Probate fees increase scrapped ahead of general election!
We are delighted to announce some good news about the Government’s recent u-turn to put a halt on the increase in probate fees that were due to take effect in May 2017. Following the announcement of the snap general election, the Government has decided not to proceed with the increase in probate fees but is this just a mere delay?
In February 2017, the Ministry of Justice (“MoJ”) announced a significant change to the probate fees in England and Wales to raise funds for the court and tribunal service. Currently, probate fees are set at a flat fee of £155 if you apply through a solicitor, or £215 for a personal application. However, under the proposed changes a “banded system” based on the value of your estate would have replaced the current flat fee and the new structure would have consisted of the following:
|Value of estate||Proposed fee|
|Up to £50,000||£0 (exempt from requiring a grant of probate)|
|Between £50,000 - £300,000||£300|
|Between £300,000 - £500,000||£1000|
|Between £500,000 - £1m||£4000|
|Between £1m - £1.6m||£8000|
|Between £1.6m - £2m||£12,000|
|More than £2m||£20,000|
The Government has been evasive as to whether the proposed changes may be back on the menu if the prime minister is re-elected. If the proposed changes should return, the new banded system will mean that some estates – particular higher value estates - will be paying far more than they currently do.
The proposed changes faced fierce criticism with some commentators contending that the proposals were excessive and likely to have a disproportionate impact on both the estate and the executors administering the estate, particularly where an estate is asset rich but cash poor. Others advocated that the hike in fees were a form of taxation requiring Parliamentary approval, and that the changes could result in older people feeling obliged to give away assets during their lifetime just to avoid the charges - leaving them with insufficient assets to provide for themselves.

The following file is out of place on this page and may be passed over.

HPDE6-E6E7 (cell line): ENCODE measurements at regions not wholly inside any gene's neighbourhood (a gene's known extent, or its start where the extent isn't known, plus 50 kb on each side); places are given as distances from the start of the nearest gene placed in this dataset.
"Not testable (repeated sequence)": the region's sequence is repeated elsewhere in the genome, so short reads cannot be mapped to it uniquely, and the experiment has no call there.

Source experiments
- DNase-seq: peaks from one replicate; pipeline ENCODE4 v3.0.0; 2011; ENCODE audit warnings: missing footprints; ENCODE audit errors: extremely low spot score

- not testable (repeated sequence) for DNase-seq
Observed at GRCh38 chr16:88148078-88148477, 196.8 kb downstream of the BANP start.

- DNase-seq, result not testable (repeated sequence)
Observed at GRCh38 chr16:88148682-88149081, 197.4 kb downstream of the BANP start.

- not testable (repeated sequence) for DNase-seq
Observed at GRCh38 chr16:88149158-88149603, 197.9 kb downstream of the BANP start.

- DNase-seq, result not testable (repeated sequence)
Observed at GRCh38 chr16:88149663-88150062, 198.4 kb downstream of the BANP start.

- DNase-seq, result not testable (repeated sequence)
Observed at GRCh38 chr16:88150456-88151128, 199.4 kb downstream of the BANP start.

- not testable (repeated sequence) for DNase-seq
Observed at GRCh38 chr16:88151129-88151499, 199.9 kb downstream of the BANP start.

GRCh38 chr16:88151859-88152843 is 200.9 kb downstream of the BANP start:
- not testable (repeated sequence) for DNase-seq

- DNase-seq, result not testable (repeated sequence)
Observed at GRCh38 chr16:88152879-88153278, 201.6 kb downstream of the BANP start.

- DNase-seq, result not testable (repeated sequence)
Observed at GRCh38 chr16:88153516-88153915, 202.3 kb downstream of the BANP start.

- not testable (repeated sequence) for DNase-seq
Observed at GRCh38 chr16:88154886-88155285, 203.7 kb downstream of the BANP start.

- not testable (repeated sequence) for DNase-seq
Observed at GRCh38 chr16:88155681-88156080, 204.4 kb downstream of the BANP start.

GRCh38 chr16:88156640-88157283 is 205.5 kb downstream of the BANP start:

Indeed, just before the announcement of the snap general election, the proposed changes were severely criticised by the House of Commons Joint Committee on Statutory Instruments. The Committee confirmed that there should be “no taxation without the consent of Parliament” and found that the proposed changes were in fact a tax (not a charge) and as such should be subject to parliamentary scrutiny.
So even though the government’s position is at least good news for now, this does not mean that these proposed fees have been forgotten. It is far from clear if the proposed increase in fees has been scrapped entirely, or whether they are just being delayed until the outcome of the general election. However, should the proposed changes return it is likely that a challenge in the courts will be pursued given the position of the House of Commons Joint Committee on Statutory Instruments.
If you would like more information about the probate process, please contact Tony Calwell on 0117 9390 350. At Watkins our experienced legal team is here to offer a helping hand, including initial advice, assistance with the probate process or we can take responsibility for the whole process on your behalf.